Primroses, unlike a lot of other woodland plants, thrive in damp conditions and are often found naturally by the side of streams, in slightly boggy areas or next to pond plants. If the ground in your wooded area is too dry, they may not thrive, although they are tough little plants.
Primrose is difficult to grow from seed, so either purchase a plant or divide an existing plant. They are easily divided in early spring, when the leaves are visible, but they have not yet started to flower.
Zones 5 – 8
Virginia bluebell, or ladies bonnet, is a beautiful blue flowering perennial that flowers in early spring, bringing a welcome pop of color. Native to the US, these are a lovely addition as woodland plants.
If you are in the UK, you should try English bluebells instead – ensure to stay away from the larger Spanish bluebell, as these are invasive in the UK and can outcompete and cross-pollinate with the native species.
Virginia bluebell like moist, rich soils with a lot of organic matter. Be sure to give them a heavy mulch if your soil does not quite match this description, for low maintenance garden borders. Plant as a nursery plant or a bare-root rhizome in early spring. The rhizome should sit parallel with the ground, around 1 inch deep.
Zones 3 – 8
Foxgloves, or digitalis, are classic cottage garden plants with large, showy flower spikes covered in bell-shaped flowers in summer, in colors ranging from white to dark purple and coral to bright pink. They are naturally adapted for growing in woodland areas, where they can be found in the wild. They are easy to grow from seed, or you can source a plant from your local nursery for instant impact.
'They’re dead easy to grow from seed, and really good at growing in odd little corners and spaces,’ says Monty Don of Gardeners’ World (opens in new tab). Foxgloves are biannual, so sow the seeds in spring to early summer and they will flower next year.
As they are biennial, many gardeners opt to buy plants instead of growing them from seed to achieve instant results. Growing foxgloves from seed sown in spring is much more cost effective, though, if budgets are tight. Be aware, however, that they are among the poisonous plants, so keep young children and animals away from them.
Zones 4 – 10
Ferns are highly prized for their beautiful, and varied foliage. Long leaves curl outward from a central rosette. There are many varieties; some of them enjoy full shade and damp conditions, while others will prefer partial shade and well-draining soil. Be sure to check with your supplier to make sure you get the right variety. Many are also deer resistant plants.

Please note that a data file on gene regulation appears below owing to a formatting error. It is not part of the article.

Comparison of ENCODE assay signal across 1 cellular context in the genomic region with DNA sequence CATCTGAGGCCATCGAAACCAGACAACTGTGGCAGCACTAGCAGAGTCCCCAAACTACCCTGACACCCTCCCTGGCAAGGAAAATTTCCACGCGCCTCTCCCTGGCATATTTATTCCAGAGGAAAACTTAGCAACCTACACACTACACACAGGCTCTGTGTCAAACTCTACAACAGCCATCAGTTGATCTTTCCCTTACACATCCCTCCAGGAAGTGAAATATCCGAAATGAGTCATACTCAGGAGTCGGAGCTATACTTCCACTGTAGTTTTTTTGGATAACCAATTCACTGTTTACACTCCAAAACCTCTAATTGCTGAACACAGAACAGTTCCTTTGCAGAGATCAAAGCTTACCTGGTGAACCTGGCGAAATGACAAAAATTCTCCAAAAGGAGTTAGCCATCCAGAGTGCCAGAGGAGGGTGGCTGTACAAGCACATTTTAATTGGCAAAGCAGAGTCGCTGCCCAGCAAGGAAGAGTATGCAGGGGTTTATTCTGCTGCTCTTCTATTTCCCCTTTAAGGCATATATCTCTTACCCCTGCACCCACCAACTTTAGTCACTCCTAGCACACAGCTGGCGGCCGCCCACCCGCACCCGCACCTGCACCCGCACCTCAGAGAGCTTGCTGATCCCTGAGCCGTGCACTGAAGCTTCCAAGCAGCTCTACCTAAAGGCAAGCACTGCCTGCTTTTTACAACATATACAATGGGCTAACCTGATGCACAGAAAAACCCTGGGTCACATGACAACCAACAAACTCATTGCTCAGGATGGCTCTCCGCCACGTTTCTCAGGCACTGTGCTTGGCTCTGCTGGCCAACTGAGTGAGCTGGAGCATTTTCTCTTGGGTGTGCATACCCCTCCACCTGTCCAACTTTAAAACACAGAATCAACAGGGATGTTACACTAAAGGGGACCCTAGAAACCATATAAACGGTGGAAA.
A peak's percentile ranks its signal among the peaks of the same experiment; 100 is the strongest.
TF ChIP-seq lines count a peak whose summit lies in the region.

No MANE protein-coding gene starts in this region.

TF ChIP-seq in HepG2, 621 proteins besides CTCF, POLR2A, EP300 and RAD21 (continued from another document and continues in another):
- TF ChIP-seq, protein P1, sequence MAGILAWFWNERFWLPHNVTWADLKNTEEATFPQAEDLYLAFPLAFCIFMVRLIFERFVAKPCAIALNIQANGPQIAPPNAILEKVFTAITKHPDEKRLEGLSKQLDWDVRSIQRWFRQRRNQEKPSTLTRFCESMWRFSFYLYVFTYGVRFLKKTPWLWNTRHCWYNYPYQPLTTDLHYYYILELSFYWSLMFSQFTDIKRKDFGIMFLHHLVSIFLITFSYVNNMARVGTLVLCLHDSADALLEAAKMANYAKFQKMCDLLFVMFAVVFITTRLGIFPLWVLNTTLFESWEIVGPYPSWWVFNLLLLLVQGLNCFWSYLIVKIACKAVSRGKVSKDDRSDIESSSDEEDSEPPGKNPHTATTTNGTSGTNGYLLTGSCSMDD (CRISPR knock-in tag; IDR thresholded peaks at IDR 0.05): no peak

Ferns range in appearance from frondy and delicate to bright green shiny leaves. They are great to couple with flowering plants to create a lush look for a tropical garden idea in the woodland understorey.
Plant in spring or early summer when the soil is beginning to warm up. Make sure to mulch and water in well.
Zones 2 – 10 (depending on variety)
7. Solomon's Seal
Solomon’s seal is a delightfully ornamental and interesting plant. It grows long arching stems of pretty leaves, with small bell-like flowers on the underside. In late summer and early fall the flowers develop into dark blue berries, and the foliage turns golden yellow, adding to the appeal of this plant. Its native habitat is in woodland and there are native species of solomon’s seal in both the US and the UK.
You can buy bare-root rhizomes, which should be planted horizontally, just under the surface of the soil in fall. Alternatively, you can grow them from nursery plants which should be planted in spring, or by dividing an existing plant. Division can be done in fall or spring, providing the ground isn’t frozen.
Zones 3 - 7
8. Wood Anemone
As the name suggests, wood anemone are perfectly adapted for life on the forest floor, enjoying rich, moist, well-drained soils and partial shade. They have delicate, white, daisy-like flowers that are sure to brighten up any dull spot.
Wood anemone are easy to grow from bulbs. Plant in fall, before the ground gets frozen. Before planting, soak the bulbs for a few hours to rehydrate them. Give them a mulch of compost or well-rotted horse manure to help improve the soil.